STARK, HENRY JACOB LUTCHER
STARK, HENRY JACOB LUTCHER (1887–1965). Henry Jacob Lutcher Stark, industrial and financial leader, son of William H. and Miriam M. (Lutcher) Starkqv, grandson of Henry Jacob and Frances Ann Lutcher, was born in Orange, Texas on December 8, 1887. His parents were outstanding leaders in the industrial and financial centers of the South and Southwest. His grandfather, Henry Jacob Lutcher, founded the Lutcher and Moore Lumber Company empire in East Texas. Stark had one sister who died in youth. He attended public school in Orange and graduated from the University of Texas in 1910, with a bachelor of arts degree. During his successful business career Stark was active in banking, insurance, manufacturing, real estate, and the petroleum industry. He and his family were best known for activities in the lumber industry. Their lumber holdings extended from East Texas across South Louisiana, through the Lutcher and Moore Lumber Company; the Dibert, Stark, and Brown Cypress Lumber Company; and the Lutcher and Moore Cypress Lumber Company. The Lutcher and Moore Lumber Company was a pioneer in promoting adoption of grade marking of timber and allied products from southern pine timber. On December 1, 1924, the company shipped the first carload of grade-marked lumber. Largely as a result of the enthusiastic public acceptance of the grade-marked product, the Southern Pine Association at its annual meeting the following year adopted the practice of grading lumber products by numbers. After the death of Lutcher Stark, the Lutcher and Moore Lumber Company was sold to Boise Southern, an unincorporated joint venture of Boise Cascade Corporation, of Boise, Idaho, and Southern National Gas Company of Birmingham, Alabama. Stark was awarded an honorary doctor of laws degree by Baylor University in 1933, and by Southwestern University, Memphis, Tennessee, in 1938. In 1919 Governor W. P. Hobby appointed Lutcher Stark to the University of Texas Board of Regents, and he served on that board for twenty-four years, twelve years as chairman. Stark's name was added to the Longhorn Hall of Honor at the university in 1958. In 1963 he was awarded a distinguished service award by Texas Woman's University. Lutcher Stark married Nita Hill of Austin, on April 6, 1911. She died on October 11, 1939. During their marriage two sons, Homer B. H. Stark and William H. Stark II, were adopted. On April 6, 1941, Lutcher Stark and Ruby Childers were married. Ruby died July 12, 1942. Stark and Nelda Childers were married December 16, 1943. They actively continued the collection of western art, crystal, porcelain, and rare botanical books and prints, all of which are now displayed in the Stark Museum of Art. In 1961 Lutcher and Nelda Stark organized The Nelda C. and H. J. Lutcher Stark Foundation, a non-profit, charitable corporation with Stark as first chairman. He continued in that capacity until his death, when Nelda Stark succeeded her husband. The Stark Foundation now owns and operates the Stark Museum of Art, the Frances Ann Lutcher Theater, Stark Park, and the restored W. H. Stark House. The foundation continues to make acquisitions for the Stark Museum of Art when appropriate works of art are available. Other activities include funding a substantial scholarship program available to students throughout Texas and contributions to other charitable and educational activities in Texas. Lutcher Stark died on September 2, 1965, and was buried in the family mausoleum in Evergreen Cemetery in Orange, Texas.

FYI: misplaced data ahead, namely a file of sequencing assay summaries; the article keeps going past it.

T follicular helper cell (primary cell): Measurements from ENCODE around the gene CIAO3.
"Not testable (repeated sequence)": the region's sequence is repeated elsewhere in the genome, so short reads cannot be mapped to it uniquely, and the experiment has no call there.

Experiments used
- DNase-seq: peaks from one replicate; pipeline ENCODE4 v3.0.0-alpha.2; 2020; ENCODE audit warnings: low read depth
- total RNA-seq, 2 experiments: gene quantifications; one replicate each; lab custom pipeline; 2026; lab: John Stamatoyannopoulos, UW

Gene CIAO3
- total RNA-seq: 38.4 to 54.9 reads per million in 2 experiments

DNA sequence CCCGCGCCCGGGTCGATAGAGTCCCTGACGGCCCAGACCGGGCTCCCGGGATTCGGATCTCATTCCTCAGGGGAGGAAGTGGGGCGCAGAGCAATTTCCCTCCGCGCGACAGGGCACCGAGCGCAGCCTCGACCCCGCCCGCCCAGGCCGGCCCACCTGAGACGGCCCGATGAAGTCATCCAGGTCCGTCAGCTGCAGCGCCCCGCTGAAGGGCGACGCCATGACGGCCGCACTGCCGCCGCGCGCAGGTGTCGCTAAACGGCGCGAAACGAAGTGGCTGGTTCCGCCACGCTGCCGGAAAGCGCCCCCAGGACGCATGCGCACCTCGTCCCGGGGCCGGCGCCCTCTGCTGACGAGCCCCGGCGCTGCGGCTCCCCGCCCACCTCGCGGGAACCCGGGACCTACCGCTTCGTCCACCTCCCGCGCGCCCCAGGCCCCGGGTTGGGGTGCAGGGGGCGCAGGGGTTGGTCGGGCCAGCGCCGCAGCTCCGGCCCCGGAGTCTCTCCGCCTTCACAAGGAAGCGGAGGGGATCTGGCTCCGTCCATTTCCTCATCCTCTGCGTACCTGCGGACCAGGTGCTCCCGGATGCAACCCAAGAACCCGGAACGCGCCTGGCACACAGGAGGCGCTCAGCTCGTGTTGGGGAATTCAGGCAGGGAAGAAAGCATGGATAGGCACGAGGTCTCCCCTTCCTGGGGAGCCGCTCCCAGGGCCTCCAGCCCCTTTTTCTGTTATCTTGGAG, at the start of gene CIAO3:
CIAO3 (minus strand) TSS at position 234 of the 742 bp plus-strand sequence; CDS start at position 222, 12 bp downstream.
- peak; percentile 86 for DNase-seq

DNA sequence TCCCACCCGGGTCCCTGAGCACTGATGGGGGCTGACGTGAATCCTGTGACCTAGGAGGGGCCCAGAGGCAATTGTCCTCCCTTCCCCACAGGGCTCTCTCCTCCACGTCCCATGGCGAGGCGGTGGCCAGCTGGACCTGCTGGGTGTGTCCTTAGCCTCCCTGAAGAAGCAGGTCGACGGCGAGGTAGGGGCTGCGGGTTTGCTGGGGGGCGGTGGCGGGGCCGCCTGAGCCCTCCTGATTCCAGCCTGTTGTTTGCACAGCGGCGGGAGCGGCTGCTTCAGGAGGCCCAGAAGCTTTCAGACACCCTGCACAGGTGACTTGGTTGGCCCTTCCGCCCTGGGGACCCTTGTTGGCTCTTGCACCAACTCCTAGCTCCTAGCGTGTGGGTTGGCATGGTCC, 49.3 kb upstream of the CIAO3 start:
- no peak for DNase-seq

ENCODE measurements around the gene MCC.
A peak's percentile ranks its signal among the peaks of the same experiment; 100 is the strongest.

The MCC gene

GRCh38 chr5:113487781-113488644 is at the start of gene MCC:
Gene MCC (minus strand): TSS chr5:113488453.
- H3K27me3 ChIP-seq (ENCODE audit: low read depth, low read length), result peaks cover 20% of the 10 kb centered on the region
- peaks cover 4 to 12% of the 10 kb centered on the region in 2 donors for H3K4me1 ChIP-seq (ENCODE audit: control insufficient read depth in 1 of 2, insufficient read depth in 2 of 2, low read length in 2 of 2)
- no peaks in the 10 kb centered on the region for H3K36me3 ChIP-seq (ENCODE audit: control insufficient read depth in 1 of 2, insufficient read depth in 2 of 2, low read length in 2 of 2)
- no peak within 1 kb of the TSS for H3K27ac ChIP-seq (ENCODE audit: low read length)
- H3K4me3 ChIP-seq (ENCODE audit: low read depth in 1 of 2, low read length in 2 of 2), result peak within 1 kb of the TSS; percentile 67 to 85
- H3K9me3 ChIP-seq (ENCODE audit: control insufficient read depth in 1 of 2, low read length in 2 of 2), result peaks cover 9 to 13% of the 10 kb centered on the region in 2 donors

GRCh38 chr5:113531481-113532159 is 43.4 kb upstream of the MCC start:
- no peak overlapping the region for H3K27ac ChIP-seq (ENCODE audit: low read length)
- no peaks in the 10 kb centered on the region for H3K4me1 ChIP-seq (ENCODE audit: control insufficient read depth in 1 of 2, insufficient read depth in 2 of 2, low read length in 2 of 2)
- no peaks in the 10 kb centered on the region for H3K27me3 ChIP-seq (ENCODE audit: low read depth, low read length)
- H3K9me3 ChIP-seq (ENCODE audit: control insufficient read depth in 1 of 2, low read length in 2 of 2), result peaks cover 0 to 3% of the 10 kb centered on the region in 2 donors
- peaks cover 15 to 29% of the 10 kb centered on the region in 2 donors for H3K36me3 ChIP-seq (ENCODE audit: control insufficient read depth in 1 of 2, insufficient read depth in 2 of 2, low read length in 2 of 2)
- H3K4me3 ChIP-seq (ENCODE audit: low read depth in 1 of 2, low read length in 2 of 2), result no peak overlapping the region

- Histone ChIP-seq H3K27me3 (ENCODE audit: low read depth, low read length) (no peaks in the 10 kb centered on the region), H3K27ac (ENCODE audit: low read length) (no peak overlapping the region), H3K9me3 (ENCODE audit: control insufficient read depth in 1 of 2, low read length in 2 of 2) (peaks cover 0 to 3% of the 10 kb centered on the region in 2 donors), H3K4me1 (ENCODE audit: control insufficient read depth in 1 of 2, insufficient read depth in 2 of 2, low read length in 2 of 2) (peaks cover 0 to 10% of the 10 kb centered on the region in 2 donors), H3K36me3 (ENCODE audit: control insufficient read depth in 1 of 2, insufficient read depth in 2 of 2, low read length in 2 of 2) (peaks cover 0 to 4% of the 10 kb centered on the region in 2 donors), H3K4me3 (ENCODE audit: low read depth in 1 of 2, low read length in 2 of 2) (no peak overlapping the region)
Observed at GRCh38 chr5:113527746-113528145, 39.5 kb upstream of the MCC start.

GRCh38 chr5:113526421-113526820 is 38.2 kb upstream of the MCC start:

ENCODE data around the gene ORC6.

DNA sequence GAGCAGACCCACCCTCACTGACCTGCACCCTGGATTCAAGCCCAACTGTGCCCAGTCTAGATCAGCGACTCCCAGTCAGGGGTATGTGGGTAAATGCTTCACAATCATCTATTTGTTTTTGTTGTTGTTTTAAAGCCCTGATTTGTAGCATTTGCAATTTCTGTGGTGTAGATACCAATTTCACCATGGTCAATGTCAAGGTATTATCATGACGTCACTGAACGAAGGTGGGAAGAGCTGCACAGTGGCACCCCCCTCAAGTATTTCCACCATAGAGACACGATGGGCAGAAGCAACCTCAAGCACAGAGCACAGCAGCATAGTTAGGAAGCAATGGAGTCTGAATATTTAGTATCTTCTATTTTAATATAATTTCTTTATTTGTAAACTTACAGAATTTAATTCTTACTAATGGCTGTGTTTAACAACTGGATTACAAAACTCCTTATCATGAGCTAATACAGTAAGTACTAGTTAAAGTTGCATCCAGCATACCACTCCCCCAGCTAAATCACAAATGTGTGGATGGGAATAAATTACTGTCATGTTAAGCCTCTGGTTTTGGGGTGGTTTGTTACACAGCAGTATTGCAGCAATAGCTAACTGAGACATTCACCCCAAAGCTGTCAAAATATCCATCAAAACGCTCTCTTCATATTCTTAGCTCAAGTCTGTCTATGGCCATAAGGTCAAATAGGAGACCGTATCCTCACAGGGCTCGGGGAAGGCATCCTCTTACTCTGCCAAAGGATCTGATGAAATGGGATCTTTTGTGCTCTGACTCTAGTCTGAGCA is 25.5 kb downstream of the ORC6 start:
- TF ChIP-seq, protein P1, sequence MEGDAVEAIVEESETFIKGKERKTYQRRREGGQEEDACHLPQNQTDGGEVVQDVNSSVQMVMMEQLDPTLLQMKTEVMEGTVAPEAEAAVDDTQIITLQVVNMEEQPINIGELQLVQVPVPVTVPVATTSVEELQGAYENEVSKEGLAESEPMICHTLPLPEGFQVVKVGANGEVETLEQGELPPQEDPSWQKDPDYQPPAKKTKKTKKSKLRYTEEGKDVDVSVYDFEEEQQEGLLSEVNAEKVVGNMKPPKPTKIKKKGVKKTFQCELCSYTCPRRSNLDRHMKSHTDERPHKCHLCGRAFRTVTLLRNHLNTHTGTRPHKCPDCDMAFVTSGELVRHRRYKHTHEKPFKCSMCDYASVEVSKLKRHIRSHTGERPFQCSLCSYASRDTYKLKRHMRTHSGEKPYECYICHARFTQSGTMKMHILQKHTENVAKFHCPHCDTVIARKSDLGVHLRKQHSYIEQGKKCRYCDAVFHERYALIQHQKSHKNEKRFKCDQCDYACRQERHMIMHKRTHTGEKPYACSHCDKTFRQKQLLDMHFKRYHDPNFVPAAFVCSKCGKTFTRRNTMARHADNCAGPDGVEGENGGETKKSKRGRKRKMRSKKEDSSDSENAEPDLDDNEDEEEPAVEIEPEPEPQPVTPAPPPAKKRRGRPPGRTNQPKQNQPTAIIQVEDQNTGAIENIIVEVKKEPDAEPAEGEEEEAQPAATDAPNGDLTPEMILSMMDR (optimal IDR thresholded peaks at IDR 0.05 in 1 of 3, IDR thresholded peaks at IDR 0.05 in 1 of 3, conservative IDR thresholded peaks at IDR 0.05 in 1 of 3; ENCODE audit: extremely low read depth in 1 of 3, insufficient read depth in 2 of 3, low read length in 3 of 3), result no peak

Robert S. Maxwell and Robert D. Baker, Sawdust Empire: The Texas Lumber Industry, 1830–1940 (College Station: Texas A&M University Press, 1983). Orange Leader, September 4, 1965.
The following, adapted from the Chicago Manual of Style, 15th edition, is the preferred citation for this article.Howard C. Williams, "STARK, HENRY JACOB LUTCHER," Handbook of Texas Online (http://www.tshaonline.org/handbook/online/articles/fst16), accessed November 26, 2015. Uploaded on June 15, 2010. Published by the Texas State Historical Association.
Get Texas history everyday,
with day by day
Each day's email tells a little bit more of the story of Texas and links to our collection of more than 27,000 articles